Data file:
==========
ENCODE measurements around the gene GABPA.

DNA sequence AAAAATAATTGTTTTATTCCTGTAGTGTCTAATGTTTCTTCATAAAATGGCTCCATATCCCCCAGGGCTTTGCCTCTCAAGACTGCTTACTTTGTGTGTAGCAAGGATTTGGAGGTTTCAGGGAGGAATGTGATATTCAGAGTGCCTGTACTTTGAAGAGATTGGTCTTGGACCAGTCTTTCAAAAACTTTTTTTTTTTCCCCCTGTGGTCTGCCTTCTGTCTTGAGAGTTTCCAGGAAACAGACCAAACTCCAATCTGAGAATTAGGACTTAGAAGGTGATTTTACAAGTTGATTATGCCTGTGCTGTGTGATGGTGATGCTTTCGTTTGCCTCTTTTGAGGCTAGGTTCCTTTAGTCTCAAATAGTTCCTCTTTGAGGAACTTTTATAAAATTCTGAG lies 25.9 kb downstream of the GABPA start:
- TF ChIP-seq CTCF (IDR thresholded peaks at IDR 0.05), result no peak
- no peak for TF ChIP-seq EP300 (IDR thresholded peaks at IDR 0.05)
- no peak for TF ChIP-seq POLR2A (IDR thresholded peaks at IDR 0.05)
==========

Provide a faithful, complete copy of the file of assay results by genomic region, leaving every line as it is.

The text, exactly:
ENCODE measurements around the gene GABPA.

DNA sequence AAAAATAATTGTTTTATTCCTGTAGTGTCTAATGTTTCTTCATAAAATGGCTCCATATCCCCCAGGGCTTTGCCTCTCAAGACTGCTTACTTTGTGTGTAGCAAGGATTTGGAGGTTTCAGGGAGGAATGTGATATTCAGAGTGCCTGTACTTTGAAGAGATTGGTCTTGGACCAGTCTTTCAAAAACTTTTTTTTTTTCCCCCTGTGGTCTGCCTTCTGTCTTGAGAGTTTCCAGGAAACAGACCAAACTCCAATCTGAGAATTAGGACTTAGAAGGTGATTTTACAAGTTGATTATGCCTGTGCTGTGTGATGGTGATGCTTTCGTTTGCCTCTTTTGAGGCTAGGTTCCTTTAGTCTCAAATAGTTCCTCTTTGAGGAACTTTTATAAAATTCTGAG lies 25.9 kb downstream of the GABPA start:
- TF ChIP-seq CTCF (IDR thresholded peaks at IDR 0.05), result no peak
- no peak for TF ChIP-seq EP300 (IDR thresholded peaks at IDR 0.05)
- no peak for TF ChIP-seq POLR2A (IDR thresholded peaks at IDR 0.05)